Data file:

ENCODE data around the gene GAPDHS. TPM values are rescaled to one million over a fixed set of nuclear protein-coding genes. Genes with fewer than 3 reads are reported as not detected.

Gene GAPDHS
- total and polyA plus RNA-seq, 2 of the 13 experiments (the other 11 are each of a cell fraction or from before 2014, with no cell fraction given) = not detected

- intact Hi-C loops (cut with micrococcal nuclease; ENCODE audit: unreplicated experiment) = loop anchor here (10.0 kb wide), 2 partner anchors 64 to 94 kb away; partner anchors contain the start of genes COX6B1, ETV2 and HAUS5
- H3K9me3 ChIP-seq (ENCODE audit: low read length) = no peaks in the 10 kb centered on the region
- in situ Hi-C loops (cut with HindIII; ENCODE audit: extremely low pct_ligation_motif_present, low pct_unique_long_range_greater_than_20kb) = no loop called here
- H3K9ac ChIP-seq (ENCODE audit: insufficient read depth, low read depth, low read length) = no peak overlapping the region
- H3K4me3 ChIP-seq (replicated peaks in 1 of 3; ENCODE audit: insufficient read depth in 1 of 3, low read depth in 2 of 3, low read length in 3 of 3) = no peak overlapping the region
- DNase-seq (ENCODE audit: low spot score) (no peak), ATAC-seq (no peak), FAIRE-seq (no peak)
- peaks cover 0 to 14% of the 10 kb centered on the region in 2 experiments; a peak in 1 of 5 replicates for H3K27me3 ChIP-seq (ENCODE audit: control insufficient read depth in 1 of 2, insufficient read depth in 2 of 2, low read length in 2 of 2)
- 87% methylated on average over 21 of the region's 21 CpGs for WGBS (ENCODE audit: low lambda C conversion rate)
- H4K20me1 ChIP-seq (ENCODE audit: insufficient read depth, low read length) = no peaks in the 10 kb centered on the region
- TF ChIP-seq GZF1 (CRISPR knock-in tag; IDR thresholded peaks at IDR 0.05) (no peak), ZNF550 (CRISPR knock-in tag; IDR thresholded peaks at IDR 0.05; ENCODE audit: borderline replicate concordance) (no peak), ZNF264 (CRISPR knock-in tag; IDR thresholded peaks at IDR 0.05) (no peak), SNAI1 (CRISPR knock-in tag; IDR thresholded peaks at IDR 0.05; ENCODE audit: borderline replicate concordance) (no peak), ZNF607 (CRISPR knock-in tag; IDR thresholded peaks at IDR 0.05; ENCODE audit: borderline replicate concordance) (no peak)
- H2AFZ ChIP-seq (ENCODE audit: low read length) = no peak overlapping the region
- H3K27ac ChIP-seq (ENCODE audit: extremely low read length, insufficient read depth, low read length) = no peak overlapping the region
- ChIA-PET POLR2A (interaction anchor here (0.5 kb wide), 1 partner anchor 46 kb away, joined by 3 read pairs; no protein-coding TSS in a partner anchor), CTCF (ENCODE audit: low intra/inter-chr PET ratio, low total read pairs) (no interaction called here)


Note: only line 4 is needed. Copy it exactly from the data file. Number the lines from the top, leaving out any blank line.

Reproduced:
- intact Hi-C loops (cut with micrococcal nuclease; ENCODE audit: unreplicated experiment) = loop anchor here (10.0 kb wide), 2 partner anchors 64 to 94 kb away; partner anchors contain the start of genes COX6B1, ETV2 and HAUS5